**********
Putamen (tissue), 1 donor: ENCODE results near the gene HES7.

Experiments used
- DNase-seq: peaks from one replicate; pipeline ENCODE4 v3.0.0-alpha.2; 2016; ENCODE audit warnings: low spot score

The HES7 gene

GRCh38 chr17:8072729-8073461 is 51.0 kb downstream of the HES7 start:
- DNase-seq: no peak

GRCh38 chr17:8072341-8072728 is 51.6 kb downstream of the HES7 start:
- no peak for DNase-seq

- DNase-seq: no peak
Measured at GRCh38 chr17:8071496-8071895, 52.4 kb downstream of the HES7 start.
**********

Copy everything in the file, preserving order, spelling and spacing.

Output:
Putamen (tissue), 1 donor: ENCODE results near the gene HES7.

Experiments used
- DNase-seq: peaks from one replicate; pipeline ENCODE4 v3.0.0-alpha.2; 2016; ENCODE audit warnings: low spot score

The HES7 gene

GRCh38 chr17:8072729-8073461 is 51.0 kb downstream of the HES7 start:
- DNase-seq: no peak

GRCh38 chr17:8072341-8072728 is 51.6 kb downstream of the HES7 start:
- no peak for DNase-seq

- DNase-seq: no peak
Measured at GRCh38 chr17:8071496-8071895, 52.4 kb downstream of the HES7 start.